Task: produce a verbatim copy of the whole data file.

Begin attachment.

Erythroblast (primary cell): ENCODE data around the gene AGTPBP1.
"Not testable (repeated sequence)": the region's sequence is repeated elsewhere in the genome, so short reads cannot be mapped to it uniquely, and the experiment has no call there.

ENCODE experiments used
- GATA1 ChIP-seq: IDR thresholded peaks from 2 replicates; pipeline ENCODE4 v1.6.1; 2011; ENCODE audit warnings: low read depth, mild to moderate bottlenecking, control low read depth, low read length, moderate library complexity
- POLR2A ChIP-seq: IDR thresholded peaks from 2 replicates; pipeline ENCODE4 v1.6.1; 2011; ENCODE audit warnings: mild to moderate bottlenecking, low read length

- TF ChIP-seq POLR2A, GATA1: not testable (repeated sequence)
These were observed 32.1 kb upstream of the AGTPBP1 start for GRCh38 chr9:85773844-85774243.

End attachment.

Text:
Erythroblast (primary cell): ENCODE data around the gene AGTPBP1.
"Not testable (repeated sequence)": the region's sequence is repeated elsewhere in the genome, so short reads cannot be mapped to it uniquely, and the experiment has no call there.

ENCODE experiments used
- GATA1 ChIP-seq: IDR thresholded peaks from 2 replicates; pipeline ENCODE4 v1.6.1; 2011; ENCODE audit warnings: low read depth, mild to moderate bottlenecking, control low read depth, low read length, moderate library complexity
- POLR2A ChIP-seq: IDR thresholded peaks from 2 replicates; pipeline ENCODE4 v1.6.1; 2011; ENCODE audit warnings: mild to moderate bottlenecking, low read length

- TF ChIP-seq POLR2A, GATA1: not testable (repeated sequence)
These were observed 32.1 kb upstream of the AGTPBP1 start for GRCh38 chr9:85773844-85774243.